Thursday, October 27, 2011


Director Tsia Miang-Liang as seen on Diane's blog                                                                                                         


Fashion Comic by HAIKALcium Lowfat

I want to talk about the eye and the ear, but not in the conventional way. I'm very much a visual person, it's my best learning style, therefore I too love video tutorials like And yet on occasion, I have come across learning media which could easily have gone the way of cognitive load, yet presents a kind of alternative contiguity. I'm speaking of certain podcasts that are both entertaining and educational.

I was reminded of a great little podcast I used to listen too. Each new recording was a french language lesson introducing new phrases and vocabulary words. The thing that made it so absolutely affective and charming was that it sounded as if it was recorded from a left bank café on the Seine, complete with the interspersing sound bites from voices of café patrons speaking french in the background, gently clinking wine glasses, small children addressing their parents, the 'garçon', waiter, popping a cork and pouring wine, an occasional honk from an impatient taxi cab, the motor of passing automobiles, uninhibited laughter and a purring chanteuse, well, you get the picture. And that is exactly what made this podcast so great, you could see everything though you couldn't really see anything. You could feel the atmosphere, and smell the 'Gitane' cigarettes, but not so much as to be obnoxious.

All those sound effects created a rich audio track and executed so perfectly, not over baring, not too distracting, no, not at all distracting, just loud enough. The soundtrack was mixed with just the right amount of everything to create a perfect balance of je ne sais quoi or 'I-don't-know-what', ambiance, and created this welcoming day dream. Yes, you arrive via this little French language podcast, at La Palette, and take a seat outside, in front of this 'très vivante' sidewalk café.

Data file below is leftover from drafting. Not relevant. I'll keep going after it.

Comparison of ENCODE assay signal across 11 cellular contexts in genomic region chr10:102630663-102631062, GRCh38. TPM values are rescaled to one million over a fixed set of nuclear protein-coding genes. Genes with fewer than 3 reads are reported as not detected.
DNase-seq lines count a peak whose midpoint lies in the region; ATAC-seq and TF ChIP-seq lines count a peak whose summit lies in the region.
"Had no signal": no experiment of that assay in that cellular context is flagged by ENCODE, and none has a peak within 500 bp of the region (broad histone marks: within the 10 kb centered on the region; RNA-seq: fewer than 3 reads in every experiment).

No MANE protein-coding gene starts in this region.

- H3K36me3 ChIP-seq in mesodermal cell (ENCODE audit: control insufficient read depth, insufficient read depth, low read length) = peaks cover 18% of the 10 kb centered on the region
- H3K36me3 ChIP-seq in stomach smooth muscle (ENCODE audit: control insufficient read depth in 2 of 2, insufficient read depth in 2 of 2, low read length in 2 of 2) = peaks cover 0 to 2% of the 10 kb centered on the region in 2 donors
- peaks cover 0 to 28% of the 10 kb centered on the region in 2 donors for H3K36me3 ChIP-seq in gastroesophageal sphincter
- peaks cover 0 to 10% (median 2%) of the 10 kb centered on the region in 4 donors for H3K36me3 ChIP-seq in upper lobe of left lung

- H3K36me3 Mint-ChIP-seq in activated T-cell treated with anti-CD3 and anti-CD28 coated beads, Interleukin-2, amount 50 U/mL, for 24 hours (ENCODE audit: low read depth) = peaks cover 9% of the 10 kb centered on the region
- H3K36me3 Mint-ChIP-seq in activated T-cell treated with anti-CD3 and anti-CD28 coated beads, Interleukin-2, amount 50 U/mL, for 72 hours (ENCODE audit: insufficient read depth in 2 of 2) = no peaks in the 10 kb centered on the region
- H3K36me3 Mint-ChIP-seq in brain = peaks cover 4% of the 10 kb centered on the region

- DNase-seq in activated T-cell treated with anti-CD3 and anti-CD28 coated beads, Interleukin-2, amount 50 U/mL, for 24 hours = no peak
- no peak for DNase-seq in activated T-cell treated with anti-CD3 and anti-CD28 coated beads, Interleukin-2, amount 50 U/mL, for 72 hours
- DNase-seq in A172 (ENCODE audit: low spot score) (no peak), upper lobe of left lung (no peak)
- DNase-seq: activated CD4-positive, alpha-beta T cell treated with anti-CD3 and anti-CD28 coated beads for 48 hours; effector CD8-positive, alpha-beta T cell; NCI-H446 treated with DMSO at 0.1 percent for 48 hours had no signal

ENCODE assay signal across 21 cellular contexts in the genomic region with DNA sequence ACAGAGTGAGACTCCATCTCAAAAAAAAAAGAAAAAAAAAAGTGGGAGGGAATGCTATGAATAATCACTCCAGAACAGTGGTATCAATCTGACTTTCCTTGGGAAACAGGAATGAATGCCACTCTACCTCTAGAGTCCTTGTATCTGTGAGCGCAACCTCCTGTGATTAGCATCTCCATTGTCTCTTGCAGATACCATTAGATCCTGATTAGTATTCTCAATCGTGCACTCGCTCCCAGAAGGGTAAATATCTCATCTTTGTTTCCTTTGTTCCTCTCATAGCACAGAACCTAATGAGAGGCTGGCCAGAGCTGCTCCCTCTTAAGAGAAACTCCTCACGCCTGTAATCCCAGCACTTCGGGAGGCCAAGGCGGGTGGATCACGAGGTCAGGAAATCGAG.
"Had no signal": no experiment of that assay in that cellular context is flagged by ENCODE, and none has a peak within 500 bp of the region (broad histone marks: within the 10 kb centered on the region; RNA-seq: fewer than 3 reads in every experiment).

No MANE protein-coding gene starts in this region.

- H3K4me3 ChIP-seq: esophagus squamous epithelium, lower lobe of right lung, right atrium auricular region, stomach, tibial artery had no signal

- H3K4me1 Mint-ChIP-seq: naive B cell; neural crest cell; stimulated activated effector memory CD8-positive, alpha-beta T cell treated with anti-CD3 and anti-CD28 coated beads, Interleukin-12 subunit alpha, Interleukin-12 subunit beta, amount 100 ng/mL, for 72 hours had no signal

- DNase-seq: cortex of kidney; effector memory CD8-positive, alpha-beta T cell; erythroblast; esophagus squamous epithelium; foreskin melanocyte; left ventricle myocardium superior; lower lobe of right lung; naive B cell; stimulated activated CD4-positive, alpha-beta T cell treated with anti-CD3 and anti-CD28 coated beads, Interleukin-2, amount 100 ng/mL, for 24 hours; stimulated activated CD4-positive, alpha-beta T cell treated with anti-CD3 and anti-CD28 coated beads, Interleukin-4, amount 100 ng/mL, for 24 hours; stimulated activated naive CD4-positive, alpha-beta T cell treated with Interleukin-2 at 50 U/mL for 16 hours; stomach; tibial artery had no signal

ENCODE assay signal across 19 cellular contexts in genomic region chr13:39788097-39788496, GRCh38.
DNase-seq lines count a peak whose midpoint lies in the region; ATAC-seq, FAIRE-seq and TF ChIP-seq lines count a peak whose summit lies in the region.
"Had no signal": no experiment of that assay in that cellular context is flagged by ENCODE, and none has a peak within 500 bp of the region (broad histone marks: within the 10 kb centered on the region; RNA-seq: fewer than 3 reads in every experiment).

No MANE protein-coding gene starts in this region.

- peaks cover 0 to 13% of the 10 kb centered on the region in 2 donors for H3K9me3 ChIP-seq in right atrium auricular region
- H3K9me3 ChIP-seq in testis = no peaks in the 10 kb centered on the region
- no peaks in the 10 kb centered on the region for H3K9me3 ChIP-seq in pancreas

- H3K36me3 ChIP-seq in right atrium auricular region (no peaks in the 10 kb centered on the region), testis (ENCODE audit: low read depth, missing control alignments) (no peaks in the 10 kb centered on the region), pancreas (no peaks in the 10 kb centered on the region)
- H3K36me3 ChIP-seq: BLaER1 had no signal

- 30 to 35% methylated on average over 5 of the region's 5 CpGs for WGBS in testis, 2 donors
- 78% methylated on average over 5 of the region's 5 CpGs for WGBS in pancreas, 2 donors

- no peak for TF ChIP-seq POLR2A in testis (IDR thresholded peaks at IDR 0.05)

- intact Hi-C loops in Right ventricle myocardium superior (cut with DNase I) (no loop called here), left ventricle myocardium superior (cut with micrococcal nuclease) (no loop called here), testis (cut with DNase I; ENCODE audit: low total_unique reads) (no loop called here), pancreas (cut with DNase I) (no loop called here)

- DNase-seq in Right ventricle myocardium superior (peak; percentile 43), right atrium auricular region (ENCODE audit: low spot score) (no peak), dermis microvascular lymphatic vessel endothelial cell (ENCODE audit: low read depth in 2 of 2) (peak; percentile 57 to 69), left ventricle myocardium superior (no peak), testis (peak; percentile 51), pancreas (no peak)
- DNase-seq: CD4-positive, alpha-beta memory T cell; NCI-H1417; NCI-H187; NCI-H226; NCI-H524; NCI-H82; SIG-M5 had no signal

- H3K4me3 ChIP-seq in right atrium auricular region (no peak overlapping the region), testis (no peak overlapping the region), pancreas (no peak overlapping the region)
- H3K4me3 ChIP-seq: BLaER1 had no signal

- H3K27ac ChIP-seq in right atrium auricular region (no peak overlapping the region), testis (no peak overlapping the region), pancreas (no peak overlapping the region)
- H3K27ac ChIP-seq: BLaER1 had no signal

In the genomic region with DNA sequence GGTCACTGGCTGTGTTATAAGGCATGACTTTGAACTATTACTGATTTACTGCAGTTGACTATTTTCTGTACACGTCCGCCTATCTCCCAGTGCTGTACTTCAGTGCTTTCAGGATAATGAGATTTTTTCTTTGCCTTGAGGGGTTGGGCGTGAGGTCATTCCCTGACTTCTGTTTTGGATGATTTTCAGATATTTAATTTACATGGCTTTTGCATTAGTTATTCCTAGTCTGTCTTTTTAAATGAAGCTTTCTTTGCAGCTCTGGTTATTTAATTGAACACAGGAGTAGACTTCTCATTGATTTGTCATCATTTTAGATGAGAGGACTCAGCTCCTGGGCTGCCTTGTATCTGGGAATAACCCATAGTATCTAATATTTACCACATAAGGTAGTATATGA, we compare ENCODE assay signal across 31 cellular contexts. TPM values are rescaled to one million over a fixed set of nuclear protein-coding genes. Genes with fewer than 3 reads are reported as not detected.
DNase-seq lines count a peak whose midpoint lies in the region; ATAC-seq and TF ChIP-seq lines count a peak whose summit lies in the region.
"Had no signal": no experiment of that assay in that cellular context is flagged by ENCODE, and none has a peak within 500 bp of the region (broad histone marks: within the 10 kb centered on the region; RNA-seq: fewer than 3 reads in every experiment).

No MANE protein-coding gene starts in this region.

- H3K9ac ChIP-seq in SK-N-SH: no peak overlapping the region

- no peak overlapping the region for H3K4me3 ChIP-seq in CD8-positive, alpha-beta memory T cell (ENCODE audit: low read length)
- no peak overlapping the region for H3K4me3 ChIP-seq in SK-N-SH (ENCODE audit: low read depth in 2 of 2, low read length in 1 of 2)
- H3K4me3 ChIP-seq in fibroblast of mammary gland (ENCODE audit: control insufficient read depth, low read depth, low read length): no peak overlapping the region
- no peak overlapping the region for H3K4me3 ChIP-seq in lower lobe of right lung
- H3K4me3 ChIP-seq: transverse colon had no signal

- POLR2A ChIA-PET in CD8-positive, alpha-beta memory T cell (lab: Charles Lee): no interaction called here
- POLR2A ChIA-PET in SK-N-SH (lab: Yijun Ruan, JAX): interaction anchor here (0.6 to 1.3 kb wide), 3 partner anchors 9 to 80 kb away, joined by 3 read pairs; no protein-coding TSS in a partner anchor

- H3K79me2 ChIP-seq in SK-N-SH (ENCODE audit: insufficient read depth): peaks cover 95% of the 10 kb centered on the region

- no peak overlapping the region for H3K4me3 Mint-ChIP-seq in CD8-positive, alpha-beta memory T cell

Now, sit back, relax, watch, listen, eavesdrop, you quickly forget your life in Peoria, Fort Worth, or Valencia, because you are now in Paris. As you forget, to begin to repeat, words, phases, uninhibited, unjudged, you are confident, and in one half of an hour, voila, you speak French! Well, not really, not by any French person's standards, but you see the possibilities, and so you will return to this podcast, again, and again. And maybe even, just perhaps, later, you will surf for a bargain, a summer reservation and a ticket to Paris where you'll sit sipping wine or Orangina, on the left bank of the Seine and once more become one with the ambiance. But for now you must prepare 'Le dîner' for your family, because they are calling out to you from the other room. They are 'tres faim', very hungry, and yet you smile, because you are 'magnifique', and you know it.

Friday, October 21, 2011


Here's something cool. Jonas Pfeil's Throwable Panoramic Ball Camera. Check the website here.

Tuesday, October 11, 2011


          Check out Josh Spear's blog here.                                                             ...and my comment.

Monday, October 10, 2011


Check out 2modernblog here.                             ... and my comment.

Paper Dresses

Sunday, October 9, 2011